(3) We do not believe Congress should approve the Comprehensive Plan as it is laid out in this bill. Should the Committee decide to move ahead with the Plan, we believe it is imperative that the initial authorization not include any components beyond the pilot projects. To be exact, the 11 projects in sub section (C) of the Specific Authorizations should not be authorized until we have empirical results from the pilot projects. This is particularly important since, as both the Corps of Engineers and members of this Committee have said, once you start implementing the Plan you cannot stop until it is finished, 20 to 30 years from now. In other words, once the initial batch of implementation projects have begun, Congress has irrevocably committed itself to the entire Comprehensive Plan. By the time pilot projects are complete, not until 2011 in one case, it will be far too late to turn back. Congress would have no choice but to continue throwing good money after bad. Essentially, Congress will have given the Corps of Engineers a blank check.

Two pilot projects in particular stand out: ASR and wastewater reuse. These two technologies are so central to the Comprehensive Plan that if pilot projects prove unsuccessful, the entire Plan as written cannot work. Moving ahead without this data puts the entire Everglades restoration program, and the people of South Florida, at risk.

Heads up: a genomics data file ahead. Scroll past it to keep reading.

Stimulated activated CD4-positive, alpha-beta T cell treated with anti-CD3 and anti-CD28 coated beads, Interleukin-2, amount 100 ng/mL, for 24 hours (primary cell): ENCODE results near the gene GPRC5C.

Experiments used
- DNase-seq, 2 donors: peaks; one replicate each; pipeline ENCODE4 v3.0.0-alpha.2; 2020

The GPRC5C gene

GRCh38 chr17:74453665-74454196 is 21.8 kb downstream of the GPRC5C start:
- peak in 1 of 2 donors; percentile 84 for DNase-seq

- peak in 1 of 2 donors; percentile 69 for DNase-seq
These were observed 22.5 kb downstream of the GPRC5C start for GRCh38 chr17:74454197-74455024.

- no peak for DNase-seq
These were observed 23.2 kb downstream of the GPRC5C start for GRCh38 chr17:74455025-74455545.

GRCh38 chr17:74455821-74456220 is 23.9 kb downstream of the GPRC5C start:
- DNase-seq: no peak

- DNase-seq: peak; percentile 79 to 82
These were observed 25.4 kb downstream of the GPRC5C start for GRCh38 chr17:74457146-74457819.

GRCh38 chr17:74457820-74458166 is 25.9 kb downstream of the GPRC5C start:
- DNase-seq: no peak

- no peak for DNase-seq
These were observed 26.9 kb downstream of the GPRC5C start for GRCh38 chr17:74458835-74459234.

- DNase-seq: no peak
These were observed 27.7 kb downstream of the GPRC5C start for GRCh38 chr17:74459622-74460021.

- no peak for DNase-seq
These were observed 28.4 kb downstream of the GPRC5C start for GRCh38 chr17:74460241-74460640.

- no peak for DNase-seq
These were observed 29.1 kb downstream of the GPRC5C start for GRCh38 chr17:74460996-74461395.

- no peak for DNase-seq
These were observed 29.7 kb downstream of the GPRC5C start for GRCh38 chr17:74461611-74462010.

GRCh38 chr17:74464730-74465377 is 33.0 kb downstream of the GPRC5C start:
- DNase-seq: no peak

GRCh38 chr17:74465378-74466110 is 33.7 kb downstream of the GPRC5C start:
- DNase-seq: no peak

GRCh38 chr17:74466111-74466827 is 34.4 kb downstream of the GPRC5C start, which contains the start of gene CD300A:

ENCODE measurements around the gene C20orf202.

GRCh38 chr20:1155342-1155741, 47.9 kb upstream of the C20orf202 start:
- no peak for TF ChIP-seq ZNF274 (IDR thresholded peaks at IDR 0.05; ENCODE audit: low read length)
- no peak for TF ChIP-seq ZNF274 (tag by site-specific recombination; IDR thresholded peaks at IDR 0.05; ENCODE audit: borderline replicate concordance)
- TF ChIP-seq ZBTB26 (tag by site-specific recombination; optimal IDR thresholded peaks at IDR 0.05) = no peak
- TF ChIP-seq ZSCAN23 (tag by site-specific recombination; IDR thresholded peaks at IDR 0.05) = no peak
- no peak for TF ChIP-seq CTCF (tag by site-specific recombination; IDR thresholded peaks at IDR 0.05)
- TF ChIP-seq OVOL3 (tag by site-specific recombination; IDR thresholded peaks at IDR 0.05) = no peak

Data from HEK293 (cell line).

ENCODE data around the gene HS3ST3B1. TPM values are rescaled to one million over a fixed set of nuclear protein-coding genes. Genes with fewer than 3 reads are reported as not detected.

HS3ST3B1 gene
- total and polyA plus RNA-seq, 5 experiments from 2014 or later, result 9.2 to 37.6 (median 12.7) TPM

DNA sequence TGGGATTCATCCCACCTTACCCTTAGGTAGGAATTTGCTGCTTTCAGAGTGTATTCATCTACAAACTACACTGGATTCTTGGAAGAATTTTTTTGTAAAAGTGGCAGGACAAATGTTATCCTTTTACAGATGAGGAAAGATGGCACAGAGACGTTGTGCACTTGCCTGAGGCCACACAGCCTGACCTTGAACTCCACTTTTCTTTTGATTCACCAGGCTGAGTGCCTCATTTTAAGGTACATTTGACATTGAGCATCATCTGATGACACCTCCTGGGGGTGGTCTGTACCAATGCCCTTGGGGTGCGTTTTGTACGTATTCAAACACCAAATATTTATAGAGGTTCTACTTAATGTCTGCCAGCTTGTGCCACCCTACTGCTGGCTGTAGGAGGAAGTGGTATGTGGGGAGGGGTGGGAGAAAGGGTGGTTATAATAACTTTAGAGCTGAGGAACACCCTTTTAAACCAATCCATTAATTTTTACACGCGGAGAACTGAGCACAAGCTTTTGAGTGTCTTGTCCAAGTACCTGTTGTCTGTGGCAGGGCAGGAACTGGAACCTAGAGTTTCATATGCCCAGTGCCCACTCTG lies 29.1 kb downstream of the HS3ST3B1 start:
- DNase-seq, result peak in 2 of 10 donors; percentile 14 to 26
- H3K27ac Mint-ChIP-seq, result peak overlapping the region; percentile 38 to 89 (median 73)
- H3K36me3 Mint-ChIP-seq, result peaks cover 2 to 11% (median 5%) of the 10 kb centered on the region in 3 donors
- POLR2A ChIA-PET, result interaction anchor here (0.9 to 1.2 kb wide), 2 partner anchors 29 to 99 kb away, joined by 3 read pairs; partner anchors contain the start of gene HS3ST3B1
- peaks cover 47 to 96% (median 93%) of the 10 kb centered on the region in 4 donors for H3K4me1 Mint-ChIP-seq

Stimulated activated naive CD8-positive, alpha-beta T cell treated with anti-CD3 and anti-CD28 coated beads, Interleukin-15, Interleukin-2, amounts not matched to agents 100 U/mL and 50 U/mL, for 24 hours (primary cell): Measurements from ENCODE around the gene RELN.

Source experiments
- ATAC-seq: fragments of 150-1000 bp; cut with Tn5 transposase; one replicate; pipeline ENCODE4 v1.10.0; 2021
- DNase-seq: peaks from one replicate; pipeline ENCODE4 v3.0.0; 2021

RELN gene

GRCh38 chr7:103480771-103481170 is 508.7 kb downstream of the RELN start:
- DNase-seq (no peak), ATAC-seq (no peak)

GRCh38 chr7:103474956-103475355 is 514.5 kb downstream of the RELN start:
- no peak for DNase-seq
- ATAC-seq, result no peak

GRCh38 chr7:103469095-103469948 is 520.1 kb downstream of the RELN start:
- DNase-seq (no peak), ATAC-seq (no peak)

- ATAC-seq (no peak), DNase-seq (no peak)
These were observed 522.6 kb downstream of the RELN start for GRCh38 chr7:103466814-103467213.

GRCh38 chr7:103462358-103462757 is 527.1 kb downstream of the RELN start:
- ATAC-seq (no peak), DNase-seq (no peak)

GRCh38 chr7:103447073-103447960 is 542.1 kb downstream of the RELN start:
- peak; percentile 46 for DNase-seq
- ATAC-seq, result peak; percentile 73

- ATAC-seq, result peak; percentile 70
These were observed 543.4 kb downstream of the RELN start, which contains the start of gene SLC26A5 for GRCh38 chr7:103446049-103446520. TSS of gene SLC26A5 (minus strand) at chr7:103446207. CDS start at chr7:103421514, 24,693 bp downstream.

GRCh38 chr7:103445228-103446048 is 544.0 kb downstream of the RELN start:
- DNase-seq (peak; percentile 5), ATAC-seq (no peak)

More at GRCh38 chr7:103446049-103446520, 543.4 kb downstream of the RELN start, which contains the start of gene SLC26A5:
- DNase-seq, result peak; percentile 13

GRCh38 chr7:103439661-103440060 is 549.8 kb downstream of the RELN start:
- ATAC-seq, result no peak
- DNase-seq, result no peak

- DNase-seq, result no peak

(4) We disagree with the Programmatic Authority granted in subsection (d) of the Specific Authorization. Once again, these components should not be allowed to move forward without solid empirical data from pilot projects proving their viability.

(5) We also disagree with the proposition that the primary and overarching purpose of the Plan is restoration of natural systems. The overarching purpose of the plan, at least publicly, has seemed to vary depending on the audience. We hope that in this legislation, the water needs of the people actually living in South Florida will be considered just as important as any other aspect.

(6) Finally, we must criticize the legislation, and the entire Comprehensive Plan, for a sin of omission. There is no mention of providing the residents of the 8.5 square mile area with the flood protection that they were guaranteed a decade ago. The residents of this area are primarily Hispanic, and came to this country looking to escape oppression and find the American dream. Instead, they have found a system that, to some, seems little different from what they left behind. They have turned to Congress for help, often literally in tears, only to find dead end after dead end. The Comprehensive Plan, once again, leaves these Americans out in the cold, or in this case, under water.

We know that a great many people have put a great deal of time, effort, and resources into developing the Comprehensive Plan. However, history will not pass judgment on how large of a plan was implemented, but on how successful that plan was. If we believe that this plan is the last chance to save the Everglades, we must make sure that as many of the remaining uncertainties as possible are resolved. Should we discover ten years down the road that critical components of the Comprehensive Everglades Restoration Plan are not working as predicted, it will be too late. The Plan will have failed and the Everglades will be gone.